(ii) They can be compressed very easily. 

(iii) The particles they are made up of are packed loosely.

Examples: Oxygen and Carbon dioxide. 

Q. 3. Discuss important properties of matter. (Any five)

Ans: Some important properties of matter are discussed below:

(i) Appearance: Materials (or matter) can be classified on the basis of their appearance. Different materials have different appearances.

(ii) Lustre: Materials can be classified the basis of their lustre. Some shine a lot whereas others are quite dull.

(iii) Texture: Different materials feel different when touched, so they have different textures.

(iv) State: Most can be placed into one of the three groups: Solid, liquid or gas.

(v) Solubility in water: Some substances are soluble in water, others are insoluble. Miscible liquids mix with each other, immiscible liquids do not


Q. 1. Why silver and gold are used in making of jewellery?

Ans: Silver and gold are examples of shiny metals. The lustrous property of gold and silver is used for making jewellery.

Q. 2. Find the odd one out from the following:

Wood, Stone, Iron, Cotton, Diamond. Give  reason for your answer. 

Ans: Cotton (soft material). All others are hard materials.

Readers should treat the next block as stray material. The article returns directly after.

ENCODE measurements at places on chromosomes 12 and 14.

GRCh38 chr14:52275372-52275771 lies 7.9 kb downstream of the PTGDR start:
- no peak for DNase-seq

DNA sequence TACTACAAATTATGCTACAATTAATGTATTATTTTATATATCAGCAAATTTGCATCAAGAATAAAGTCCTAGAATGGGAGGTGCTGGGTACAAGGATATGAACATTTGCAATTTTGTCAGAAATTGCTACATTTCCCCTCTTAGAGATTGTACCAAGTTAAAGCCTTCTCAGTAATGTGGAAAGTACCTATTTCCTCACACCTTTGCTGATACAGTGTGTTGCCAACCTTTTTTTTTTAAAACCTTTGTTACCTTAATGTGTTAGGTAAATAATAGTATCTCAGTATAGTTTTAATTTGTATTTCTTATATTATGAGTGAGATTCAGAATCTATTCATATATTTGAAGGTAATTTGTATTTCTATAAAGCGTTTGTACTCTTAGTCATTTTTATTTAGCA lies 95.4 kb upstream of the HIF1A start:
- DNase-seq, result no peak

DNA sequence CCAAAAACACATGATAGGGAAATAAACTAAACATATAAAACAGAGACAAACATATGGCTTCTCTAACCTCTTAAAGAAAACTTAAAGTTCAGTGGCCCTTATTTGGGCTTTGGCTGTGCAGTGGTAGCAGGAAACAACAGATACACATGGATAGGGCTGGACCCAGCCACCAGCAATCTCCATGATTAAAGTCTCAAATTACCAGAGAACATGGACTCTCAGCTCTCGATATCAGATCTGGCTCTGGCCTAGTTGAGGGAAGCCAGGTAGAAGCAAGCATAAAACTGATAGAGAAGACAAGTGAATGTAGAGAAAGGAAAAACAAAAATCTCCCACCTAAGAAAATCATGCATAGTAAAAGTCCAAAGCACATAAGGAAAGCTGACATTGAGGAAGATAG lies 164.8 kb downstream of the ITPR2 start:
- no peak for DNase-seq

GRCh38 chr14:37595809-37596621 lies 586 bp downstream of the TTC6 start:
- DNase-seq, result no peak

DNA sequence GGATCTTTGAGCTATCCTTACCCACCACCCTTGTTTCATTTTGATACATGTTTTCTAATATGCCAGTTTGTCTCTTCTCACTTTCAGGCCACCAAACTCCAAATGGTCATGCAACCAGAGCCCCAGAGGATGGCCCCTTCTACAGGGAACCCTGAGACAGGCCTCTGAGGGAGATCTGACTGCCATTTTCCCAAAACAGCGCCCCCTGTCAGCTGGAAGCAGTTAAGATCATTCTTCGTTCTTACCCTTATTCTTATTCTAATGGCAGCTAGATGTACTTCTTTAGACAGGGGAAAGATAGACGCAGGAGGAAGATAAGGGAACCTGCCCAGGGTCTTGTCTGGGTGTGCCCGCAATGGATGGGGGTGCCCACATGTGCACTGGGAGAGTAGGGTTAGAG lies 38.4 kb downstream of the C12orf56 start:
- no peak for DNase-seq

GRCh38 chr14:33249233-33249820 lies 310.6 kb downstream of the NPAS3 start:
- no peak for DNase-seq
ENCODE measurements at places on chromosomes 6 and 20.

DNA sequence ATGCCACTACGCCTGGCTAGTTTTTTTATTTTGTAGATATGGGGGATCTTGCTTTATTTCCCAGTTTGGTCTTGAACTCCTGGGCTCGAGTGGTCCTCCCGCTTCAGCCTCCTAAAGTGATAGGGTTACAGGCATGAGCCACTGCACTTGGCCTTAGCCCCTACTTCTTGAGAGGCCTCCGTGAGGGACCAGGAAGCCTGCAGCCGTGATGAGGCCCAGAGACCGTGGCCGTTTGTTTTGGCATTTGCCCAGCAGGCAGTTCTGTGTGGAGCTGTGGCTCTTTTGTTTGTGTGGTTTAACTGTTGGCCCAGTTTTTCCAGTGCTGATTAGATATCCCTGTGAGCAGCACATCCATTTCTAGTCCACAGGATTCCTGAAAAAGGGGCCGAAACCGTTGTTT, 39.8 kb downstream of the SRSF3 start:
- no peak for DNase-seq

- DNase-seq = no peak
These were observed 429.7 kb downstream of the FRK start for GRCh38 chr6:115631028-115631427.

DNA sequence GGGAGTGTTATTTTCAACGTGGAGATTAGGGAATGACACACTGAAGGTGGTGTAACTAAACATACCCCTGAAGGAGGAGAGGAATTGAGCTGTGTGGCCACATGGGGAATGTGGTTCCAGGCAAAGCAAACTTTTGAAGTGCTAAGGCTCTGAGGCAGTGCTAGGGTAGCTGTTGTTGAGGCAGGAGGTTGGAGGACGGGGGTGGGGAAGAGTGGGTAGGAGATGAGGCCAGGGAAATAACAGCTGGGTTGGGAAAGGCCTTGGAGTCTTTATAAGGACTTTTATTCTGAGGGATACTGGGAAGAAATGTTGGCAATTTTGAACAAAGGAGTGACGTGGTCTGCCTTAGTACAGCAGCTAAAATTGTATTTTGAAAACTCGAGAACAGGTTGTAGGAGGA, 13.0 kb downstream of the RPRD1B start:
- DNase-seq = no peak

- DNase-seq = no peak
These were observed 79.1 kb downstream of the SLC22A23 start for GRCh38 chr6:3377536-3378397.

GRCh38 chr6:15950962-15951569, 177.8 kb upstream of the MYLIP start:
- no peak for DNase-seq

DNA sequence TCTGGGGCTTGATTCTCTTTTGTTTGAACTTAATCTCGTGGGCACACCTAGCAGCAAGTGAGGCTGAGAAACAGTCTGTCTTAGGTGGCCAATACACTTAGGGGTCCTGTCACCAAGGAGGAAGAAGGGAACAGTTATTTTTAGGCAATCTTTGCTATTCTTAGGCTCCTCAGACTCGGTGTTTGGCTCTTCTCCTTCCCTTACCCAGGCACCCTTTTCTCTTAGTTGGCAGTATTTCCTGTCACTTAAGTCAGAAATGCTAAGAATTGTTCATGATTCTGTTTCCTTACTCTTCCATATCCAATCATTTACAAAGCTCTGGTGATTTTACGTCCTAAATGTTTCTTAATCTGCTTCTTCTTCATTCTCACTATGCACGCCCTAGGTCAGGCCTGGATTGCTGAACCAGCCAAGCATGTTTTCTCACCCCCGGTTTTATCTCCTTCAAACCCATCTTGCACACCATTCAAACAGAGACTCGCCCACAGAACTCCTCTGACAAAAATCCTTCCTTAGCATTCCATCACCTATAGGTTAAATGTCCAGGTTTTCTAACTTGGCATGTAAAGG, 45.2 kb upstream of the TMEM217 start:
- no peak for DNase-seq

Q. 3. There are three objects A, B and C. The objects A and B need food, water and air for their survival whereas object C does not require these things. The object B can make its own food by using carbon dioxide from air, water from soil and energy from sun light but object A cannot make its food in this way.

(a) Which of the object/objects can be classified as non-living?

(b) Which of the object/objects can be classified as living?

(c) Which of the object/objects can be classified as plants?

(d) Which of the object/objects can be classified as animals?

(e) Give one example each of objects like

(i) A, (ii) B and (iii) C.

Ans: (a) C, (b) A and B, (c) B, (d) A, (e) (i) Cow, (ii) Rose, (iii) Table.

4. Classify the following into having luster (shine) and those having no luster (no shine):

Gold pendant, wooden table, sand, aluminium sheet, glass mirror, sheet of paper, leather sofa, brass door handle, stainless steel tumbler, jute bag.

Ans: Materials having luster: Gold pendant, Aluminium sheet, Glass mirror, Brass door handle, Stainless steel tumbler.

Materials having no luster: Wooden table, sand, sheet of paper, leather sofa, jute bag.

Q. 5. Classify the following into transparent, translucent and opaque materials:

Butter paper, card board, ground glass, clear glass, water, air, brick, wall, aluminium sheet.

Ans: Transparent: Clear glass, water, air.

Translucent: Butter paper, ground glass.

Opaque Card board, brick, wall, aluminium sheet.


Q. 1. Observe the following figure and answer the questions:

(i) Why should we not use a tumbler made of cloth?

(ii) What inference can we draw from it?

Ans: (i) Tumbler made of cloth cannot hold water.

(ii) We should choose a material to make an object depending on its properties and the purpose for which is to be used.

Q.2. Observe the following figures and answer the questions:

(i) Why are glass jars transparent? 

(ii) Why is wood opaque?

(iii) Why leaf acts as a translucent object?

Ans: (i) Glass jars are transparent because we can easily see through them.